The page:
Exclusive news, the stories behind the headlines and the truth between the lines Edited by SUCHETA DALAL
Who Leaked the Policy?
On the evening of 30th April, officials of the Reserve Bank of India (RBI) were in a tizzy - not over the credit policy announcement that only the CRR (cash reserve ratio) of banks would be hiked and not interest rates. The big hullabaloo was over the apparent leak of the credit policy provisions in time for some gilt traders to cream off well over Rs1,000 crore in extraordinary profits. Apparently, somebody knew what was coming an hour before the announcement and a European Bank was suspected to be the big beneficiary. Will the source of the leak be identified? In my 23 years of covering India’s financial world, I can confidently say that such leaks are not new and nobody is ever punished, unless it can be pinned to the lowest levels of officialdom. Bringing in transparency, eliminating the drama about policy announcements and releasing the operative parts of the policy in a staccato manner before trading begins will bring in transparency and kill the scope for such miserable leaks. Will the RBI listen?
As we reported last time, the Zee group is among the big corporates that got away with a mere warning from the SEBI whole-time member, TC Nair, for its role in the Ketan Parekh scam, despite copious evidence of its extraordinary fund transfers through accounts in Global Trust Bank (GTB). We now learn that the Zee group had actually indicated to SEBI officials that they would be willing to pay up to Rs five crore under a consent arrangement. Instead, Mr Nair’s generous order was a jackpot for Zee.
But look at what is happening to the shareholders of Oriental Bank of Commerce (OBC) after its shotgun wedding with GTB arranged by the RBI. OBC declared a loss in the fourth quarter ending March 2008 and a 39% decline in post-tax profit because of a crippling Rs242 crore write-off for amortisation of losses on account of the merger with GTB. The total loss due to GTB was Rs1,220 crore. Until it was burdened with the merger, OBC was among the best banks in India with the lowest percentage of bad loans. The contrasting fate of OBC and the Zee group in relation to GTB’s seamy operations underlines one simple fact: no matter what regulations the government puts in place, powerful corporates with excellent media and political connections are never punished. Instead, their mess is distributed across a few million small and tiny shareholders or depositors.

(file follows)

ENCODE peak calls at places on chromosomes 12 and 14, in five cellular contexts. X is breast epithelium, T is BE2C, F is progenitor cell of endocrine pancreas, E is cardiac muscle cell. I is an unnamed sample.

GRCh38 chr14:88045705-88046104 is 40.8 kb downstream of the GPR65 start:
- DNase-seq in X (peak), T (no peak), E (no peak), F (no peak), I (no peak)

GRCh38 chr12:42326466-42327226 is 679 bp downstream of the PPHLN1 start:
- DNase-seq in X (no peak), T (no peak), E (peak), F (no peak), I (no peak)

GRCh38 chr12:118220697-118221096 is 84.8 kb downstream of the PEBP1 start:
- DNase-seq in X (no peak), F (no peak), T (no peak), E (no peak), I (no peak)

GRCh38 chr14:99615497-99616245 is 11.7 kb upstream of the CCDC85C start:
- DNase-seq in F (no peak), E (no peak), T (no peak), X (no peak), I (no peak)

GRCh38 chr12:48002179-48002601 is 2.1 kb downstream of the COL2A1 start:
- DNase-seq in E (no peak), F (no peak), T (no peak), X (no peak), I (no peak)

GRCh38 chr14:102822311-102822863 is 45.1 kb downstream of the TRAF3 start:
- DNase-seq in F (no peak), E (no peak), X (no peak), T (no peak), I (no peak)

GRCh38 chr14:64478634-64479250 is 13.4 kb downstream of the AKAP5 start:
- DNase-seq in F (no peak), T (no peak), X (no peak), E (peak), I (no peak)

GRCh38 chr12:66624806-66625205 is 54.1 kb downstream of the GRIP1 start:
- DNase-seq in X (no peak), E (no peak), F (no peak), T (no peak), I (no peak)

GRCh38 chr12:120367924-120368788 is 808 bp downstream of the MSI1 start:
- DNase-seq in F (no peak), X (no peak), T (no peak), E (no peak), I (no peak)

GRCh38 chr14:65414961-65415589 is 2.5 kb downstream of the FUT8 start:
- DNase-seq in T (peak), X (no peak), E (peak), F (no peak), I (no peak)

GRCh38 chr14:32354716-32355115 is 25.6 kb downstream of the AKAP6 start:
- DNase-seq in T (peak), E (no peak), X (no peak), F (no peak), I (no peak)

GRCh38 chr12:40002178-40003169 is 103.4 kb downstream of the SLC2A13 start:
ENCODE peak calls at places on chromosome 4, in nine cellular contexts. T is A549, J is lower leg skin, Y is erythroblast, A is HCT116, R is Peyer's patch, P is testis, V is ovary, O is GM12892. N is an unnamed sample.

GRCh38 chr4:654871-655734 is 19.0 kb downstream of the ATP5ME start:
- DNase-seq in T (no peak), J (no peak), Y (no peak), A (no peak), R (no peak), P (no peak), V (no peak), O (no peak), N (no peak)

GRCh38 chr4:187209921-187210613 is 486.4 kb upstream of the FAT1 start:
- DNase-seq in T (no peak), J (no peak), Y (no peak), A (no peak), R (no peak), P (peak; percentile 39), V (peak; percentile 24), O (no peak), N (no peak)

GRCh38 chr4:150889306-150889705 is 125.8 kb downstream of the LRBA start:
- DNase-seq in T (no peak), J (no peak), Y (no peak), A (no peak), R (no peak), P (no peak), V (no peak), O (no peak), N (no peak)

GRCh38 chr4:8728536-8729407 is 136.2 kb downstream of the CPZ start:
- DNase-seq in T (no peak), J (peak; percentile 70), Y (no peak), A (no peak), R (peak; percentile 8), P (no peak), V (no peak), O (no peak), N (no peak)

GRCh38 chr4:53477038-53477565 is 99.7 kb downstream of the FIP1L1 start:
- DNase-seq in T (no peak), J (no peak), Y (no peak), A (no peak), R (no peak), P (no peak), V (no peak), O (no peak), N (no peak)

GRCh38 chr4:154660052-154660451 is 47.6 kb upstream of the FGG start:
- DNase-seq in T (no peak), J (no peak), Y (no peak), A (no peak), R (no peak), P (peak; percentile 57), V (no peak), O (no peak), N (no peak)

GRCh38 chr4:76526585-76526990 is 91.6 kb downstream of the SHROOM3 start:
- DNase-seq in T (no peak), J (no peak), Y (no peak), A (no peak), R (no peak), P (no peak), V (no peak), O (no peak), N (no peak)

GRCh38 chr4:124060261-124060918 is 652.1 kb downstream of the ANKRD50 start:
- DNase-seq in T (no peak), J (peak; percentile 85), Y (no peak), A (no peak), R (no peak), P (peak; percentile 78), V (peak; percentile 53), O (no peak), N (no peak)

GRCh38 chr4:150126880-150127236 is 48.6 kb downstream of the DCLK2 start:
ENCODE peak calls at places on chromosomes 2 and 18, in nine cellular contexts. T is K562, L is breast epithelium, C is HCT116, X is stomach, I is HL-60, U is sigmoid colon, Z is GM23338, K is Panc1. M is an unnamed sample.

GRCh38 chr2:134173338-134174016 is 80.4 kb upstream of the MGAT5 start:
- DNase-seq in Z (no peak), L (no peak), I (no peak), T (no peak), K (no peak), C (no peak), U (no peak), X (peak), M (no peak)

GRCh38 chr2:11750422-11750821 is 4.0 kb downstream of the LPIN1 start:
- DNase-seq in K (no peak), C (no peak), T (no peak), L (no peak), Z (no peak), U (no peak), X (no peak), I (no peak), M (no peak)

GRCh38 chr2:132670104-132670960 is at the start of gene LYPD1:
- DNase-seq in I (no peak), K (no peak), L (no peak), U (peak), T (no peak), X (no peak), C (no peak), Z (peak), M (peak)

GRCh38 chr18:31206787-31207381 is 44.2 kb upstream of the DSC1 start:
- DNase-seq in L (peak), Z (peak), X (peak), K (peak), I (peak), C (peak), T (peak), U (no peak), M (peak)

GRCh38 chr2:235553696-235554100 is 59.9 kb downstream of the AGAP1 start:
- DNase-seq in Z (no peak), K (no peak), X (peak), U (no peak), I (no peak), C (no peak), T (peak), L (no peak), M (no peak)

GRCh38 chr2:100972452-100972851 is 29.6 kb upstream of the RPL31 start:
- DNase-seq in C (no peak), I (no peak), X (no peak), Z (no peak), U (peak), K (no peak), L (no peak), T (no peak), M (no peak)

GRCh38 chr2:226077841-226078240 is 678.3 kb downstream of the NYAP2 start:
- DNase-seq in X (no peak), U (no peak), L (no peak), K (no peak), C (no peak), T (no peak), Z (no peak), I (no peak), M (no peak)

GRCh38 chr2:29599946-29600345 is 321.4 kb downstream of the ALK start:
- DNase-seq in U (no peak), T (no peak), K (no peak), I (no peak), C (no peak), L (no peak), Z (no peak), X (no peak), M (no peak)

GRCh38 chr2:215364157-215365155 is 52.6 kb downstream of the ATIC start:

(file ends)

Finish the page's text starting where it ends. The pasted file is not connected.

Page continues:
After years of inaction, capital market regulator, the Securities and Exchange Board of India (SEBI), finally announced its rules for real estate mutual funds (REMFs) just when the US is in the midst of economic turmoil triggered largely by excesses in the realty business. SEBI regulations sound tough on paper. Only companies that have been in the realty business for at least five years can set up REMFs, that too if they have the right staff. The funds must be close-ended, net asset values (NAVs) have to be announced everyday, 35% of the net assets must be in actual realty assets and 75% of the funds must be in realty or realty-related securities including mortgage-backed securities. Every 90 days, the assets must be valued by two valuers accredited by a rating agency and the lower of the two values will be used for NAV computation. There will also be caps on investment in single projects and restriction on investment in projects of the sponsors and associates or in which they hold lease or tenancy rights. Also, realty assets cannot be transferred between schemes. REMFs cannot undertake lending or housing finance activities.